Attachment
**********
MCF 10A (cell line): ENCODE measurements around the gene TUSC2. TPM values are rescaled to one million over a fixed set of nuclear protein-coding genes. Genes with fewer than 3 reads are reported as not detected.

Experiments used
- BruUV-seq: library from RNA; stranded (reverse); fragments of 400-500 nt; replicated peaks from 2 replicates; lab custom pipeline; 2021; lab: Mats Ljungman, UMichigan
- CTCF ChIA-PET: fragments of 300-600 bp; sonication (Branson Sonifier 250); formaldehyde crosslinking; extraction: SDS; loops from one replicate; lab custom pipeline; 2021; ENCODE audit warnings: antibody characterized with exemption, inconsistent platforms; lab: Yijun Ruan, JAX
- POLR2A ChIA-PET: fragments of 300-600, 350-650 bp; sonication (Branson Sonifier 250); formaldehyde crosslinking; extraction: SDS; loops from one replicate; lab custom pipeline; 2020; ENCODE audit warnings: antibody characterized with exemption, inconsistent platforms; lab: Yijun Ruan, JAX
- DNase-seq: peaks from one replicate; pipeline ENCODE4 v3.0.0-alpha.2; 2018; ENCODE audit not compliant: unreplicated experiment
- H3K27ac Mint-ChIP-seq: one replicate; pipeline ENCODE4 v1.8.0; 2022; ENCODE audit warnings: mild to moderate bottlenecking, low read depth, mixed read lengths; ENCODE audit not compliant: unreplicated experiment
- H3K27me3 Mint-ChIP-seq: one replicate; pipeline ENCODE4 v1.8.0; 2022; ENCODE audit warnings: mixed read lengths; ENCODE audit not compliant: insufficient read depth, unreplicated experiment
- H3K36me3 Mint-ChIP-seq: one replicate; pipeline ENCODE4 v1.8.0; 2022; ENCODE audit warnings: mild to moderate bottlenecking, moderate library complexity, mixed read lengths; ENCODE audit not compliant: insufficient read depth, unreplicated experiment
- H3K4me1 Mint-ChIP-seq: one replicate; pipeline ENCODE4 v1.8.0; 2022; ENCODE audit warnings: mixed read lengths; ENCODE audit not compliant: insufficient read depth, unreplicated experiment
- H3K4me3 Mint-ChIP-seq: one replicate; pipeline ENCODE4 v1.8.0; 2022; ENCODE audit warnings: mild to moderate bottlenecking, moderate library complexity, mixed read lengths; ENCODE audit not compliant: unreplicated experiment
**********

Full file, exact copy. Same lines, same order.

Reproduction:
MCF 10A (cell line): ENCODE measurements around the gene TUSC2. TPM values are rescaled to one million over a fixed set of nuclear protein-coding genes. Genes with fewer than 3 reads are reported as not detected.

Experiments used
- BruUV-seq: library from RNA; stranded (reverse); fragments of 400-500 nt; replicated peaks from 2 replicates; lab custom pipeline; 2021; lab: Mats Ljungman, UMichigan
- CTCF ChIA-PET: fragments of 300-600 bp; sonication (Branson Sonifier 250); formaldehyde crosslinking; extraction: SDS; loops from one replicate; lab custom pipeline; 2021; ENCODE audit warnings: antibody characterized with exemption, inconsistent platforms; lab: Yijun Ruan, JAX
- POLR2A ChIA-PET: fragments of 300-600, 350-650 bp; sonication (Branson Sonifier 250); formaldehyde crosslinking; extraction: SDS; loops from one replicate; lab custom pipeline; 2020; ENCODE audit warnings: antibody characterized with exemption, inconsistent platforms; lab: Yijun Ruan, JAX
- DNase-seq: peaks from one replicate; pipeline ENCODE4 v3.0.0-alpha.2; 2018; ENCODE audit not compliant: unreplicated experiment
- H3K27ac Mint-ChIP-seq: one replicate; pipeline ENCODE4 v1.8.0; 2022; ENCODE audit warnings: mild to moderate bottlenecking, low read depth, mixed read lengths; ENCODE audit not compliant: unreplicated experiment
- H3K27me3 Mint-ChIP-seq: one replicate; pipeline ENCODE4 v1.8.0; 2022; ENCODE audit warnings: mixed read lengths; ENCODE audit not compliant: insufficient read depth, unreplicated experiment
- H3K36me3 Mint-ChIP-seq: one replicate; pipeline ENCODE4 v1.8.0; 2022; ENCODE audit warnings: mild to moderate bottlenecking, moderate library complexity, mixed read lengths; ENCODE audit not compliant: insufficient read depth, unreplicated experiment
- H3K4me1 Mint-ChIP-seq: one replicate; pipeline ENCODE4 v1.8.0; 2022; ENCODE audit warnings: mixed read lengths; ENCODE audit not compliant: insufficient read depth, unreplicated experiment
- H3K4me3 Mint-ChIP-seq: one replicate; pipeline ENCODE4 v1.8.0; 2022; ENCODE audit warnings: mild to moderate bottlenecking, moderate library complexity, mixed read lengths; ENCODE audit not compliant: unreplicated experiment